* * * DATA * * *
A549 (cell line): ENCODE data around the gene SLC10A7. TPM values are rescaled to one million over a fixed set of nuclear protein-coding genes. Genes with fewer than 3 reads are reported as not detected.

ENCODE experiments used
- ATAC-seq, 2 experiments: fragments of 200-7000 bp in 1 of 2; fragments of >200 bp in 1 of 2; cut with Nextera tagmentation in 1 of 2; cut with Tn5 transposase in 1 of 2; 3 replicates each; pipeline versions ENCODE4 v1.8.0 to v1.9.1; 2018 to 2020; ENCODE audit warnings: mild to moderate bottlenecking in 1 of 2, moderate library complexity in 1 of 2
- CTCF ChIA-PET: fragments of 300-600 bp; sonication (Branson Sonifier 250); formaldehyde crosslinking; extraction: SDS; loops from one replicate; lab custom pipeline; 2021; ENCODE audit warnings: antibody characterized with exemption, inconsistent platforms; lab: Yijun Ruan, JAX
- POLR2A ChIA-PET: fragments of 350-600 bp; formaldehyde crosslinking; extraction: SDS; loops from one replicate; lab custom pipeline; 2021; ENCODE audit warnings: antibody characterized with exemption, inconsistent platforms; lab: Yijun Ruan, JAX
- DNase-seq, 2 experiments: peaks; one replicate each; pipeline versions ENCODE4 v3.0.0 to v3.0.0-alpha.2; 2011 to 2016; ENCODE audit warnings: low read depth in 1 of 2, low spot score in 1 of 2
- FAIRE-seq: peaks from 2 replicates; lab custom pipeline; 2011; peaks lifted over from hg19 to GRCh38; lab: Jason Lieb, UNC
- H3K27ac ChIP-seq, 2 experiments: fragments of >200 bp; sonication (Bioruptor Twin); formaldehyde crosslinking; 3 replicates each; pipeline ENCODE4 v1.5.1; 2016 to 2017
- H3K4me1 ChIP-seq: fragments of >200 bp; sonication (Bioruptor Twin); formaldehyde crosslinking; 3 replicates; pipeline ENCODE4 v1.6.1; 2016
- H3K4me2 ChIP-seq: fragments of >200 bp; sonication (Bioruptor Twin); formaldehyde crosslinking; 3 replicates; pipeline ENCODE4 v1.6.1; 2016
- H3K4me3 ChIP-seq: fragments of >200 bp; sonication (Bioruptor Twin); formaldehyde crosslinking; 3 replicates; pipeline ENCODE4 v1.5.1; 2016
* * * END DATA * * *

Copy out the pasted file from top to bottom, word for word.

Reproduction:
A549 (cell line): ENCODE data around the gene SLC10A7. TPM values are rescaled to one million over a fixed set of nuclear protein-coding genes. Genes with fewer than 3 reads are reported as not detected.

ENCODE experiments used
- ATAC-seq, 2 experiments: fragments of 200-7000 bp in 1 of 2; fragments of >200 bp in 1 of 2; cut with Nextera tagmentation in 1 of 2; cut with Tn5 transposase in 1 of 2; 3 replicates each; pipeline versions ENCODE4 v1.8.0 to v1.9.1; 2018 to 2020; ENCODE audit warnings: mild to moderate bottlenecking in 1 of 2, moderate library complexity in 1 of 2
- CTCF ChIA-PET: fragments of 300-600 bp; sonication (Branson Sonifier 250); formaldehyde crosslinking; extraction: SDS; loops from one replicate; lab custom pipeline; 2021; ENCODE audit warnings: antibody characterized with exemption, inconsistent platforms; lab: Yijun Ruan, JAX
- POLR2A ChIA-PET: fragments of 350-600 bp; formaldehyde crosslinking; extraction: SDS; loops from one replicate; lab custom pipeline; 2021; ENCODE audit warnings: antibody characterized with exemption, inconsistent platforms; lab: Yijun Ruan, JAX
- DNase-seq, 2 experiments: peaks; one replicate each; pipeline versions ENCODE4 v3.0.0 to v3.0.0-alpha.2; 2011 to 2016; ENCODE audit warnings: low read depth in 1 of 2, low spot score in 1 of 2
- FAIRE-seq: peaks from 2 replicates; lab custom pipeline; 2011; peaks lifted over from hg19 to GRCh38; lab: Jason Lieb, UNC
- H3K27ac ChIP-seq, 2 experiments: fragments of >200 bp; sonication (Bioruptor Twin); formaldehyde crosslinking; 3 replicates each; pipeline ENCODE4 v1.5.1; 2016 to 2017
- H3K4me1 ChIP-seq: fragments of >200 bp; sonication (Bioruptor Twin); formaldehyde crosslinking; 3 replicates; pipeline ENCODE4 v1.6.1; 2016
- H3K4me2 ChIP-seq: fragments of >200 bp; sonication (Bioruptor Twin); formaldehyde crosslinking; 3 replicates; pipeline ENCODE4 v1.6.1; 2016
- H3K4me3 ChIP-seq: fragments of >200 bp; sonication (Bioruptor Twin); formaldehyde crosslinking; 3 replicates; pipeline ENCODE4 v1.5.1; 2016